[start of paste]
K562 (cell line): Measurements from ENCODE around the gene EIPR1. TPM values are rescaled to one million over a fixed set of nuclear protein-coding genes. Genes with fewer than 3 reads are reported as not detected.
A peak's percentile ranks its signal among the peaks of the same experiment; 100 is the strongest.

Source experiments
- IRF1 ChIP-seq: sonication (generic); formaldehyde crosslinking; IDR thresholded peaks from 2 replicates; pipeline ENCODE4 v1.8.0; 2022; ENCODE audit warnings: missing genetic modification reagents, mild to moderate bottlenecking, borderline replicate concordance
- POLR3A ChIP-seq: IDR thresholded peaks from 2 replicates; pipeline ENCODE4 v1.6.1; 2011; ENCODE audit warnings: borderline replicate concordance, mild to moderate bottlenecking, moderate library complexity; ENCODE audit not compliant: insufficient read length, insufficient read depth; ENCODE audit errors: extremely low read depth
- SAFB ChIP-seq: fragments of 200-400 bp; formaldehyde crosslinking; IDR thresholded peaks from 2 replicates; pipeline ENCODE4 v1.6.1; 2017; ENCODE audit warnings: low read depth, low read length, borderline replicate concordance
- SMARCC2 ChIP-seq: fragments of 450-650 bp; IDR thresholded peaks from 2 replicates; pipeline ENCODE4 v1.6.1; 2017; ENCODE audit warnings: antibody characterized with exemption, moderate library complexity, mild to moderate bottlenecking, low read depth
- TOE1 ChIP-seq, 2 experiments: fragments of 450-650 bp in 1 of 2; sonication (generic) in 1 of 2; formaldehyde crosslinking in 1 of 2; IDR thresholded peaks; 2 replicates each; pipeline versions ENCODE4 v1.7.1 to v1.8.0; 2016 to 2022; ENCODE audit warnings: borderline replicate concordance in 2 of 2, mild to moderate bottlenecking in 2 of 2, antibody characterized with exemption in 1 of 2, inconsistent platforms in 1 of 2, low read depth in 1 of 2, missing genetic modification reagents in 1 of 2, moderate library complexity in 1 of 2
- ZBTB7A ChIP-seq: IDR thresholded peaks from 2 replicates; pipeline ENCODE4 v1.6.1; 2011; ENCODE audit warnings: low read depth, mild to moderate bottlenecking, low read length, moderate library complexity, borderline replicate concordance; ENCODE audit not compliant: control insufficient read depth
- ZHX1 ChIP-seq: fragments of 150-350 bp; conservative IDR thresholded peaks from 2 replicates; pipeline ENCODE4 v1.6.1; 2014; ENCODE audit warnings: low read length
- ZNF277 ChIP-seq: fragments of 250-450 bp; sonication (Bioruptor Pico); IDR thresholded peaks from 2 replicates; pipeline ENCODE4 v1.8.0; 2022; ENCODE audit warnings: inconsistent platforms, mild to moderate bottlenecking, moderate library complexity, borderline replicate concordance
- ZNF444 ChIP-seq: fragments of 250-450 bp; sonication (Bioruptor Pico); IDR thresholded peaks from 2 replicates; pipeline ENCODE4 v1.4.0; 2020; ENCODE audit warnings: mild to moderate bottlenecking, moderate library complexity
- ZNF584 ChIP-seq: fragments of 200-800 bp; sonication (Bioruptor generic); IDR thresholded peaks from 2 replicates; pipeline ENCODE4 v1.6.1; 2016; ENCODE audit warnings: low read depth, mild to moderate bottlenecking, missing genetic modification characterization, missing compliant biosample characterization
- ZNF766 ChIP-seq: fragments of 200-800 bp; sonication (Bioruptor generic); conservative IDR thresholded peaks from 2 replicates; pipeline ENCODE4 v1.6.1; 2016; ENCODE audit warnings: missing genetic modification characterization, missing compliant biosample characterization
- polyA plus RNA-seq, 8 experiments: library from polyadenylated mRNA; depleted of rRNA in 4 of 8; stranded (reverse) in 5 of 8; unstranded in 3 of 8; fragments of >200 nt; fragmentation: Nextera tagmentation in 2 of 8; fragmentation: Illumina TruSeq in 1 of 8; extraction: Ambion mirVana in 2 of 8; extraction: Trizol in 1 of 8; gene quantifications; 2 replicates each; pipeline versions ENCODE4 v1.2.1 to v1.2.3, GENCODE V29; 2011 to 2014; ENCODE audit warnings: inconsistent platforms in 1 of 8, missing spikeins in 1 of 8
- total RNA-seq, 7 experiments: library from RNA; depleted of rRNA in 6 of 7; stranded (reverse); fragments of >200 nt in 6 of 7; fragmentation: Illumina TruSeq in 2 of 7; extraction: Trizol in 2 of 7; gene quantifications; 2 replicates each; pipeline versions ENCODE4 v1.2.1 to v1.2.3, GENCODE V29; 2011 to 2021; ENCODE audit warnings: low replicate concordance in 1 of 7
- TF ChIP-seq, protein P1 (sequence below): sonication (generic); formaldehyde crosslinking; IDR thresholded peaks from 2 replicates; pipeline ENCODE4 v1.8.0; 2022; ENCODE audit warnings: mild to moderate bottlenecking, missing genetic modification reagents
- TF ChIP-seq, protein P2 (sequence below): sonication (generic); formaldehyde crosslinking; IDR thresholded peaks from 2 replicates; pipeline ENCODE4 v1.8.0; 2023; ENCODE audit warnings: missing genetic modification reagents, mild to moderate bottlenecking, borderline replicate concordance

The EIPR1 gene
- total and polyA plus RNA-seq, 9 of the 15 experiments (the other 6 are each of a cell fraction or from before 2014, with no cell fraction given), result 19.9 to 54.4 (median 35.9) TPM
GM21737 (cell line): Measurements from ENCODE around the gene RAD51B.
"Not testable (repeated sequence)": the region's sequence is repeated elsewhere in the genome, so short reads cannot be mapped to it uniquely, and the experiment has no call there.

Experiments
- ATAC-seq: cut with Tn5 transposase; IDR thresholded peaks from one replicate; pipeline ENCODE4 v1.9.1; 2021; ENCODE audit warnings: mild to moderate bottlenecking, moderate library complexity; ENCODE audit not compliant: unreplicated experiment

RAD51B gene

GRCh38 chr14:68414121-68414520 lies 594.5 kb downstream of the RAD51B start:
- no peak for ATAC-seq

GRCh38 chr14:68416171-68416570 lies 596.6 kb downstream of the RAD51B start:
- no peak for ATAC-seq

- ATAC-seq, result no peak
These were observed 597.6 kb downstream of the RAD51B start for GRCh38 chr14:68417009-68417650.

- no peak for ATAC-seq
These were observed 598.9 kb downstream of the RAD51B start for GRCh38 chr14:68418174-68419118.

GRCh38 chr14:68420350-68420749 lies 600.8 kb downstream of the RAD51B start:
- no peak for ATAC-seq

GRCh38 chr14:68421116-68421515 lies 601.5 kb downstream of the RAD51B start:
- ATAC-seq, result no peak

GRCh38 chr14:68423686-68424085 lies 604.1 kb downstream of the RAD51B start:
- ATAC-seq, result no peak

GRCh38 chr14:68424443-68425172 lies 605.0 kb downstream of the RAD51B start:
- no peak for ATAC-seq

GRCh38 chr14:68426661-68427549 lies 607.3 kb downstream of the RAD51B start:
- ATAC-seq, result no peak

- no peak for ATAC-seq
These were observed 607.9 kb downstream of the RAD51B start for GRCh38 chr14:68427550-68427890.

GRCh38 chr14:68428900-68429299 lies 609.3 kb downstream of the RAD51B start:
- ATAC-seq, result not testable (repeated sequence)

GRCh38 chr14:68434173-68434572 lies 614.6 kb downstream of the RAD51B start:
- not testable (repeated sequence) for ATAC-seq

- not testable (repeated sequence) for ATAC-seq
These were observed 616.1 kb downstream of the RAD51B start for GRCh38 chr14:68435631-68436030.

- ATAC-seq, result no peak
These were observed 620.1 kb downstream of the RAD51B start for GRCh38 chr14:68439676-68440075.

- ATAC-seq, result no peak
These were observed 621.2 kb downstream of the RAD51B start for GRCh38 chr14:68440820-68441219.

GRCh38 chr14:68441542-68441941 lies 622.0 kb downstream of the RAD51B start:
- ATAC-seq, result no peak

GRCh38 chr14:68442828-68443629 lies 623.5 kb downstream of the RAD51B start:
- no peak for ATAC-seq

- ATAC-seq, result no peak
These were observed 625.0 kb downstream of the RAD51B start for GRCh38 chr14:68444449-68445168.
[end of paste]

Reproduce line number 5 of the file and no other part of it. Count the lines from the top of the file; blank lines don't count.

- POLR3A ChIP-seq: IDR thresholded peaks from 2 replicates; pipeline ENCODE4 v1.6.1; 2011; ENCODE audit warnings: borderline replicate concordance, mild to moderate bottlenecking, moderate library complexity; ENCODE audit not compliant: insufficient read length, insufficient read depth; ENCODE audit errors: extremely low read depth